[Date Prev][Date Next][Thread Prev][Thread Next][Date Index][Thread Index]
- To: misc_(_at_)_openbsd_(_dot_)_org
- Subject: SUP questions
- From: David Mazieres <dm_(_at_)_extreme-discipline_(_dot_)_lcs_(_dot_)_mit_(_dot_)_edu>
- Date: Tue, 20 Feb 1996 03:33:59 -0500 (EST)
I have a bunch of OpenBSD machines which I would like to upgrade with
sup. I was wondering if anyone has tried to do this, and if so could
help me with the following questions:
The biggest problem seems to be that I can't sup files that aren't
world readable (or readable by some group the password for which goes
over the net in quasi-cleartext). Thus, I can't sup files whose
contents I don't really care about keeping secret (e.g. /sbin/init)
without either changing the default permissions or severely weakening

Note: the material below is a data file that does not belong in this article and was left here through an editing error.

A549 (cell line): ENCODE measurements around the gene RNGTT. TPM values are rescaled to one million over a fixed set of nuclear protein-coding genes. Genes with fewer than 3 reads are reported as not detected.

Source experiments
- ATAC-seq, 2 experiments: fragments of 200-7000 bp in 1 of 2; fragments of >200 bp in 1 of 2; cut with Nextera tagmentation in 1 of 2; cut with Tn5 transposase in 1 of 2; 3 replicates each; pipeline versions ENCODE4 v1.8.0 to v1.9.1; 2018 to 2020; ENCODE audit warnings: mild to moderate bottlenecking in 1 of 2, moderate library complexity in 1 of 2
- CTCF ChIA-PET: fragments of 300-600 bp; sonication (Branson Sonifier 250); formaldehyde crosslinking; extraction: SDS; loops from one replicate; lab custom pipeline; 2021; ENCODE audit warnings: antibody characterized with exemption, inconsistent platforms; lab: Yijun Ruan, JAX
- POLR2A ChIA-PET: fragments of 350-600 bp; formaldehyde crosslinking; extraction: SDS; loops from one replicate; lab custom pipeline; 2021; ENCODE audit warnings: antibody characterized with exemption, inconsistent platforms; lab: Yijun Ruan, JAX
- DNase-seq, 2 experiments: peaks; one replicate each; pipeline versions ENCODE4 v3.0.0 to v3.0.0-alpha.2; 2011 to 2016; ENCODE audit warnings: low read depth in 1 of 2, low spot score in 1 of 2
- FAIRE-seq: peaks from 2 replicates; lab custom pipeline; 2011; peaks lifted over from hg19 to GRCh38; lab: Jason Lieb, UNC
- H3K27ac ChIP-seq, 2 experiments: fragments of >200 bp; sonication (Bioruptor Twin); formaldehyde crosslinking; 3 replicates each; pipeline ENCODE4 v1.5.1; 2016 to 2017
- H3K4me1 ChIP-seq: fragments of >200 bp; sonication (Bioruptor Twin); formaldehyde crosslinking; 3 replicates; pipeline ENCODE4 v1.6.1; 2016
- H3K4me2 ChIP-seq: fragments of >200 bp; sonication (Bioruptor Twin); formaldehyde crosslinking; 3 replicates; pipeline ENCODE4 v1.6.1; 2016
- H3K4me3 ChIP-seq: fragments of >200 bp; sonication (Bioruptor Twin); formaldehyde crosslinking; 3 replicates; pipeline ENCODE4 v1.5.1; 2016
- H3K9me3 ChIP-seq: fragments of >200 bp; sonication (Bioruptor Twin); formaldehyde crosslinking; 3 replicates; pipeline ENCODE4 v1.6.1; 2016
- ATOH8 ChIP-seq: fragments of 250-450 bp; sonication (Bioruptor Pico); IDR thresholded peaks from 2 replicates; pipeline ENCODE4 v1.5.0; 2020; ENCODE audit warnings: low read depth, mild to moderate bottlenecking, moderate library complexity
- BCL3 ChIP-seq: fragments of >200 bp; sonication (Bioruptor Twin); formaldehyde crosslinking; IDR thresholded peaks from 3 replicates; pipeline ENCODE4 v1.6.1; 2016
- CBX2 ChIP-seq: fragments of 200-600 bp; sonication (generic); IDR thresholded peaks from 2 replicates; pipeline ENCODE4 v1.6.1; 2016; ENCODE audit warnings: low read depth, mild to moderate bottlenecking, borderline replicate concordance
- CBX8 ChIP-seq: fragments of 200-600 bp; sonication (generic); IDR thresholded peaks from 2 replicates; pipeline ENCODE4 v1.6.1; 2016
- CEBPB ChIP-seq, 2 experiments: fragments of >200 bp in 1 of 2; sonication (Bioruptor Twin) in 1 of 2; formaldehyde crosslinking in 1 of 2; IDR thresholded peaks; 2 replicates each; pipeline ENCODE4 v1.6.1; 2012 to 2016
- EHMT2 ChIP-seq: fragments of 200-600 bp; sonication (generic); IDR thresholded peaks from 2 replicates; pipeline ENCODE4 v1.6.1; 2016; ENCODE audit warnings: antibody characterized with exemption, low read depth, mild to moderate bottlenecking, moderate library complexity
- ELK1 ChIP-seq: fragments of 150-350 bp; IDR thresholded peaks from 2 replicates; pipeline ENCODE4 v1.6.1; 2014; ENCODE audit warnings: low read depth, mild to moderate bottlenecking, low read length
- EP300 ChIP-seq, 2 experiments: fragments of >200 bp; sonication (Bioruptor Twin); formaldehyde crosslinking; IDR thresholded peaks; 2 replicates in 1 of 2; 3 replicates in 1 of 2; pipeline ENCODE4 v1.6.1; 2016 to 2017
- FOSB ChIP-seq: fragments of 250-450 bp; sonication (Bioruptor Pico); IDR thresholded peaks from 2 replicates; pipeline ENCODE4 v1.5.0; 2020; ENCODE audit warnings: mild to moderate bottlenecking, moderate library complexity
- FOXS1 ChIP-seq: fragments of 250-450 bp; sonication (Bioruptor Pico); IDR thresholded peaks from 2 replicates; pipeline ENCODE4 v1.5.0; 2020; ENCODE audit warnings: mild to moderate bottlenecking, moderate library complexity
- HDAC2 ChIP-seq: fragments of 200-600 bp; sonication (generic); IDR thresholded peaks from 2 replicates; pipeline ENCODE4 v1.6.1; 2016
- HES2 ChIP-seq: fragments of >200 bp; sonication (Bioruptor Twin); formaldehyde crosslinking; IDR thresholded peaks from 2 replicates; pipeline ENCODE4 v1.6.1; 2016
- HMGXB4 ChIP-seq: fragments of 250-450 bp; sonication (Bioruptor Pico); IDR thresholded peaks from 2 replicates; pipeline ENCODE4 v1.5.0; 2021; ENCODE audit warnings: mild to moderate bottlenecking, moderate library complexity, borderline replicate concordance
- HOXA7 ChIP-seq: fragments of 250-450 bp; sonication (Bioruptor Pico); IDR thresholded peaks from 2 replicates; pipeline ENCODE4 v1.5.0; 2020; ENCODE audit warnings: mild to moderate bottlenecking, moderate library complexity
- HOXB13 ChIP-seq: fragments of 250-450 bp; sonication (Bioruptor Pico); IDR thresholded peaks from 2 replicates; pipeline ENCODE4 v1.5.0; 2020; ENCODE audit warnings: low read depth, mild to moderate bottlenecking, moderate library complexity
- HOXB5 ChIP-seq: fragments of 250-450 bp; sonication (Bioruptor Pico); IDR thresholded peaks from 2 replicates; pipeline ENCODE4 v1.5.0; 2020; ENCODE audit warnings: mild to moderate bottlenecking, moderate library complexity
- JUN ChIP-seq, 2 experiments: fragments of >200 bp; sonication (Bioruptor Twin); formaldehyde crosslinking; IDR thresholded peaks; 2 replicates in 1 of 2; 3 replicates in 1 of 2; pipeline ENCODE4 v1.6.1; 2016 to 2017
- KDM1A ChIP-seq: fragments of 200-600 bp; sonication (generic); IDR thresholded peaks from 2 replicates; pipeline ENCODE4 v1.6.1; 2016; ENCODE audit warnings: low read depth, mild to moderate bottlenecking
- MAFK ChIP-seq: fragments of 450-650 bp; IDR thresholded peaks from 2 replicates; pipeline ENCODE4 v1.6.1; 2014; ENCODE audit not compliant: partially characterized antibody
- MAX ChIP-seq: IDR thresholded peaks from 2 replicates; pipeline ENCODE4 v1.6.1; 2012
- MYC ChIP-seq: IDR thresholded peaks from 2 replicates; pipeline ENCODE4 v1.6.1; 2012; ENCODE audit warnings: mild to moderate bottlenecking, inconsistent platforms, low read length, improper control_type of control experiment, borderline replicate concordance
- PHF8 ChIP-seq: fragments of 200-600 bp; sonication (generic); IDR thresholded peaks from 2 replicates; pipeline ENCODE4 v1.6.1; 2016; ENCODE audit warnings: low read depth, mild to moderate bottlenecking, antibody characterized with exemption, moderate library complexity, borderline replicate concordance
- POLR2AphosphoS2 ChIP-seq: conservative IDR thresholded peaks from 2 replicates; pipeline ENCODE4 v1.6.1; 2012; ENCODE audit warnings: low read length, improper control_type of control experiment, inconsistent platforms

security by letting all the sup clients log in as root.
It would seem that most of these problems would go away if I had some
way of telling the sup server to reject requests for any collections
except those in the coll.dir file, or to have the server reject a
client attempt to set the hostbase.
Should I hack supfilesrv to reject hostbase requests? Hostbase seems
like it could generally be a pretty bad security hole. A malicious
person could give me a tarfile with a sup/evil directory which, if I
simply untar it, allows him to sup my entire hard-drive as an
anonymous user. (There could easily be world readable files I don't
want people without accounts on the system reading.)
Am I just asking for security problems by using sup instead of rdist,
even if I'm willing to tolerate the risk of man-in-the-middle or TCP
spoofing attacks corrupting the data I'm supping? Is there something
else people typically do in these situations [e.g. run a "find . !
-perm -4" into a pax on the server, have the client download the
tarfile and automatically untar it? yuck!].
Thanks for any suggestions.